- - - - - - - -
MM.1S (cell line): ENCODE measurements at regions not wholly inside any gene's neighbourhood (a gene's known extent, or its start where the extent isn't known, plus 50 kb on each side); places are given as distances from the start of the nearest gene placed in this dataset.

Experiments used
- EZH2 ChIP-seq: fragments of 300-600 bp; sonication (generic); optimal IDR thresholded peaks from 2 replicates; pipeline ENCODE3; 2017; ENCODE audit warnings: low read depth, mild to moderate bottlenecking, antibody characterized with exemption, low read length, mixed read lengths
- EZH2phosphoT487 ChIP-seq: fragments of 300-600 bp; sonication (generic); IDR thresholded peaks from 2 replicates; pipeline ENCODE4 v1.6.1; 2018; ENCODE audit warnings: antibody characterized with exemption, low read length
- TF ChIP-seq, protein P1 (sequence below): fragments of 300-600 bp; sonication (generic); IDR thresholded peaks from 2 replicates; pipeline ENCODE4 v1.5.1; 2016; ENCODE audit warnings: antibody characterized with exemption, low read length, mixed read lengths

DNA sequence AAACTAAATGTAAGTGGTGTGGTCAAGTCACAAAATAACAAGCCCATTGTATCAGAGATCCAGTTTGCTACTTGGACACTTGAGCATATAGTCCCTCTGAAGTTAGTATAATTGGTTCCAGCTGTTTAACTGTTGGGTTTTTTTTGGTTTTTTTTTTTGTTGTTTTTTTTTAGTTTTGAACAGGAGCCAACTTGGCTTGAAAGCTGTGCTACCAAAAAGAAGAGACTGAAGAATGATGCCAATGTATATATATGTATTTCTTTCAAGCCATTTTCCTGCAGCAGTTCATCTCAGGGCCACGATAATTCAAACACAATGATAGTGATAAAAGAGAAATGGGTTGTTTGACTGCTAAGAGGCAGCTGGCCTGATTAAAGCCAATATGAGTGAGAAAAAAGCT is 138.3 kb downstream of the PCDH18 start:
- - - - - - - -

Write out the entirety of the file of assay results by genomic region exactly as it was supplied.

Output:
MM.1S (cell line): ENCODE measurements at regions not wholly inside any gene's neighbourhood (a gene's known extent, or its start where the extent isn't known, plus 50 kb on each side); places are given as distances from the start of the nearest gene placed in this dataset.

Experiments used
- EZH2 ChIP-seq: fragments of 300-600 bp; sonication (generic); optimal IDR thresholded peaks from 2 replicates; pipeline ENCODE3; 2017; ENCODE audit warnings: low read depth, mild to moderate bottlenecking, antibody characterized with exemption, low read length, mixed read lengths
- EZH2phosphoT487 ChIP-seq: fragments of 300-600 bp; sonication (generic); IDR thresholded peaks from 2 replicates; pipeline ENCODE4 v1.6.1; 2018; ENCODE audit warnings: antibody characterized with exemption, low read length
- TF ChIP-seq, protein P1 (sequence below): fragments of 300-600 bp; sonication (generic); IDR thresholded peaks from 2 replicates; pipeline ENCODE4 v1.5.1; 2016; ENCODE audit warnings: antibody characterized with exemption, low read length, mixed read lengths

DNA sequence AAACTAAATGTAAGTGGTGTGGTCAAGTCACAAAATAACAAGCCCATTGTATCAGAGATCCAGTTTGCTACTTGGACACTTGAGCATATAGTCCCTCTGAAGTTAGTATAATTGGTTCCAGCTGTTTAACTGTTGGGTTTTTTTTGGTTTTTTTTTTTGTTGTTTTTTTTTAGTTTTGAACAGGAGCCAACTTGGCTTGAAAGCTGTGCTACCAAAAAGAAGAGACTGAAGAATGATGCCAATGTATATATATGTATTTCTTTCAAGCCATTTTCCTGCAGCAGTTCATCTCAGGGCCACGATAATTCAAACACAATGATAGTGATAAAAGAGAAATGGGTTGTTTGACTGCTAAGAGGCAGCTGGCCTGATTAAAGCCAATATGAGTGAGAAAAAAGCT is 138.3 kb downstream of the PCDH18 start: